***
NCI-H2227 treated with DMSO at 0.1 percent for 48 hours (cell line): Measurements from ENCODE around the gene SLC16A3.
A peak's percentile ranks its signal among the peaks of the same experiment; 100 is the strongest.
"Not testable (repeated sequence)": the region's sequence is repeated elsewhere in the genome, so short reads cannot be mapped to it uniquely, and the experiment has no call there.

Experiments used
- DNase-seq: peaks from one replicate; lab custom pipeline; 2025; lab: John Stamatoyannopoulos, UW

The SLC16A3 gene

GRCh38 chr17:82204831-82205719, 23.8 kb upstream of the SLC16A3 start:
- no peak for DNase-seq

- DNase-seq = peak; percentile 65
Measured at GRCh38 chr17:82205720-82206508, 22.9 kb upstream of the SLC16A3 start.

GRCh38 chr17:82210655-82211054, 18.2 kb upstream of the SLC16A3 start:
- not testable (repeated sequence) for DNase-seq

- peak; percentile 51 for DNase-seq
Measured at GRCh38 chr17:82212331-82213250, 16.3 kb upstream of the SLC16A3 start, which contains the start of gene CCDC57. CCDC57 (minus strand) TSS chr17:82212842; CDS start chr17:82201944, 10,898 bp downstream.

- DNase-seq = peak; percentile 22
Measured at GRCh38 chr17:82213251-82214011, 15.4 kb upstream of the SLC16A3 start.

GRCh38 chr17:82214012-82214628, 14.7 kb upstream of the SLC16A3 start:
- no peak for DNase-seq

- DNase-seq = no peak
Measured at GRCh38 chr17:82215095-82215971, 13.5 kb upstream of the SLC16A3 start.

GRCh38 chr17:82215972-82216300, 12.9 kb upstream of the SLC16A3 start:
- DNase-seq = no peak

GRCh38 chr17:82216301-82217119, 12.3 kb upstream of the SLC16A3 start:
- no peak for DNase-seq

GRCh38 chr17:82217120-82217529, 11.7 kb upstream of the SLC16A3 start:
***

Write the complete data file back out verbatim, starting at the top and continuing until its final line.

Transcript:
NCI-H2227 treated with DMSO at 0.1 percent for 48 hours (cell line): Measurements from ENCODE around the gene SLC16A3.
A peak's percentile ranks its signal among the peaks of the same experiment; 100 is the strongest.
"Not testable (repeated sequence)": the region's sequence is repeated elsewhere in the genome, so short reads cannot be mapped to it uniquely, and the experiment has no call there.

Experiments used
- DNase-seq: peaks from one replicate; lab custom pipeline; 2025; lab: John Stamatoyannopoulos, UW

The SLC16A3 gene

GRCh38 chr17:82204831-82205719, 23.8 kb upstream of the SLC16A3 start:
- no peak for DNase-seq

- DNase-seq = peak; percentile 65
Measured at GRCh38 chr17:82205720-82206508, 22.9 kb upstream of the SLC16A3 start.

GRCh38 chr17:82210655-82211054, 18.2 kb upstream of the SLC16A3 start:
- not testable (repeated sequence) for DNase-seq

- peak; percentile 51 for DNase-seq
Measured at GRCh38 chr17:82212331-82213250, 16.3 kb upstream of the SLC16A3 start, which contains the start of gene CCDC57. CCDC57 (minus strand) TSS chr17:82212842; CDS start chr17:82201944, 10,898 bp downstream.

- DNase-seq = peak; percentile 22
Measured at GRCh38 chr17:82213251-82214011, 15.4 kb upstream of the SLC16A3 start.

GRCh38 chr17:82214012-82214628, 14.7 kb upstream of the SLC16A3 start:
- no peak for DNase-seq

- DNase-seq = no peak
Measured at GRCh38 chr17:82215095-82215971, 13.5 kb upstream of the SLC16A3 start.

GRCh38 chr17:82215972-82216300, 12.9 kb upstream of the SLC16A3 start:
- DNase-seq = no peak

GRCh38 chr17:82216301-82217119, 12.3 kb upstream of the SLC16A3 start:
- no peak for DNase-seq

GRCh38 chr17:82217120-82217529, 11.7 kb upstream of the SLC16A3 start: